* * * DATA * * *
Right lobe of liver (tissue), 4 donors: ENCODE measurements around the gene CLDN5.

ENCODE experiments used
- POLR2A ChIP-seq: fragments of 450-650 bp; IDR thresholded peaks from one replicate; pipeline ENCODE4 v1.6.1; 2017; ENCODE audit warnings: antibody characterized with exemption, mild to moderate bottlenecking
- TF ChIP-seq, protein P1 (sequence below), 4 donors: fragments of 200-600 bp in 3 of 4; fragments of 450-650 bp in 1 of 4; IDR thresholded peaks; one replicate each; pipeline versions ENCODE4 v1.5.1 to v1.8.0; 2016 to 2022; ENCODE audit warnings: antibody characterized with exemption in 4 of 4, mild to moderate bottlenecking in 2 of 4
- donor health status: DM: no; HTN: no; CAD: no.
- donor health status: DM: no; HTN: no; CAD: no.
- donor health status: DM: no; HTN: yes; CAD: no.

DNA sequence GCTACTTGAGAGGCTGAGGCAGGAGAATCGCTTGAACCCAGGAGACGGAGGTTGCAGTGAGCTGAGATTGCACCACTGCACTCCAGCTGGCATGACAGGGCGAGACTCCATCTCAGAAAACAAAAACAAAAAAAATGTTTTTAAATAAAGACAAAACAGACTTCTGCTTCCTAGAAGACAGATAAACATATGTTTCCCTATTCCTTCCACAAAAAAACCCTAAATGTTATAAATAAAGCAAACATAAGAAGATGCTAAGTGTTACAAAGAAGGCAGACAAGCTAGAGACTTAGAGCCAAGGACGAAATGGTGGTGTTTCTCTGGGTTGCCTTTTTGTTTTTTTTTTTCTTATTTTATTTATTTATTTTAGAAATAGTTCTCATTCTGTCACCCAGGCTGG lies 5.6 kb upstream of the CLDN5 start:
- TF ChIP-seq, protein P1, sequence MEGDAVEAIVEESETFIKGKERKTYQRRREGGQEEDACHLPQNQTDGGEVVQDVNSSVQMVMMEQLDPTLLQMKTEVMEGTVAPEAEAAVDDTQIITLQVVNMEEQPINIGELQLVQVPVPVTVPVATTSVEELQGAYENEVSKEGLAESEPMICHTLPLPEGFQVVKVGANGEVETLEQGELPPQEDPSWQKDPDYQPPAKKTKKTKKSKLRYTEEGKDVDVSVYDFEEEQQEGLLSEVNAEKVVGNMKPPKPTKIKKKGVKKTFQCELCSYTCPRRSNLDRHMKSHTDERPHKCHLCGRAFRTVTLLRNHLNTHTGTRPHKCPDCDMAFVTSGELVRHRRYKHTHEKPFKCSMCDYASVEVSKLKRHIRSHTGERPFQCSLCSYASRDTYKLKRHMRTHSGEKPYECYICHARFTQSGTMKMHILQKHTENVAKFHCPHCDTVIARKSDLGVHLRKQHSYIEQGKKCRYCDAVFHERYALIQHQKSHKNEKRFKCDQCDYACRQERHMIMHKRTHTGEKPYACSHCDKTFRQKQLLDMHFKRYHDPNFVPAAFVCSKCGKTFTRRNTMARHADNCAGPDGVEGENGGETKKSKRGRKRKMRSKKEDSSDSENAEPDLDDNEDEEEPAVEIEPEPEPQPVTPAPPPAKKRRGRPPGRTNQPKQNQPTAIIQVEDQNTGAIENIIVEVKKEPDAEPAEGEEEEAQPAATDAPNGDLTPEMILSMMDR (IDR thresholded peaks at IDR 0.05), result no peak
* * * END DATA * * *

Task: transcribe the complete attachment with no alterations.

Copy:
Right lobe of liver (tissue), 4 donors: ENCODE measurements around the gene CLDN5.

ENCODE experiments used
- POLR2A ChIP-seq: fragments of 450-650 bp; IDR thresholded peaks from one replicate; pipeline ENCODE4 v1.6.1; 2017; ENCODE audit warnings: antibody characterized with exemption, mild to moderate bottlenecking
- TF ChIP-seq, protein P1 (sequence below), 4 donors: fragments of 200-600 bp in 3 of 4; fragments of 450-650 bp in 1 of 4; IDR thresholded peaks; one replicate each; pipeline versions ENCODE4 v1.5.1 to v1.8.0; 2016 to 2022; ENCODE audit warnings: antibody characterized with exemption in 4 of 4, mild to moderate bottlenecking in 2 of 4
- donor health status: DM: no; HTN: no; CAD: no.
- donor health status: DM: no; HTN: no; CAD: no.
- donor health status: DM: no; HTN: yes; CAD: no.

DNA sequence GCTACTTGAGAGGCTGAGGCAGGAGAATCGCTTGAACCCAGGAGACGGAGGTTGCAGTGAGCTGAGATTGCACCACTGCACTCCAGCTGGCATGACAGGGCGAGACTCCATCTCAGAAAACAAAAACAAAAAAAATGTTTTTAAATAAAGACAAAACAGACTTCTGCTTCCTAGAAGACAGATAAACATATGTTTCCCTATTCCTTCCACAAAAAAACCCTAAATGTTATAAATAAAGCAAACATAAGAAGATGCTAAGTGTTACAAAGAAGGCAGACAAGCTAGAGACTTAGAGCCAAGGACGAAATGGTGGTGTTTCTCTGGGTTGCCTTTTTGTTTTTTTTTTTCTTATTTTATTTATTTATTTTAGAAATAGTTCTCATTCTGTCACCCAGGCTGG lies 5.6 kb upstream of the CLDN5 start:
- TF ChIP-seq, protein P1, sequence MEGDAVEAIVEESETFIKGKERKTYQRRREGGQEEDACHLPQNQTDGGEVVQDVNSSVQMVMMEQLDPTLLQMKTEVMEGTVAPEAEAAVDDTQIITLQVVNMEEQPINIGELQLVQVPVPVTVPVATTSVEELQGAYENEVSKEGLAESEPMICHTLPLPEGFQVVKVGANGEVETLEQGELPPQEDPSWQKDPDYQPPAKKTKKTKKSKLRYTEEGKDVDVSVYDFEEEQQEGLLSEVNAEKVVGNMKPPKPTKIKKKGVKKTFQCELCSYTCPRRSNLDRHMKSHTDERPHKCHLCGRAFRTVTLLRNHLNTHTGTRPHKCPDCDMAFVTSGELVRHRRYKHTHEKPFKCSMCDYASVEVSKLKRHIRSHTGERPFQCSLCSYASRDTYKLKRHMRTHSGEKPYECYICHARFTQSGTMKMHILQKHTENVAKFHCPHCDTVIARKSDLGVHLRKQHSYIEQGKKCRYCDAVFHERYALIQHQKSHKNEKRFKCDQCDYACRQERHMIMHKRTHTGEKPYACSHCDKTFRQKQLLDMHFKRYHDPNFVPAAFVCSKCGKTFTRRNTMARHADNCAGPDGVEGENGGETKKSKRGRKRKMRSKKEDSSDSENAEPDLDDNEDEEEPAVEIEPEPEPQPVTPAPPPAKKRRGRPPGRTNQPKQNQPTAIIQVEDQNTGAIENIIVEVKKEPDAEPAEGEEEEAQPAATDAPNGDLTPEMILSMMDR (IDR thresholded peaks at IDR 0.05), result no peak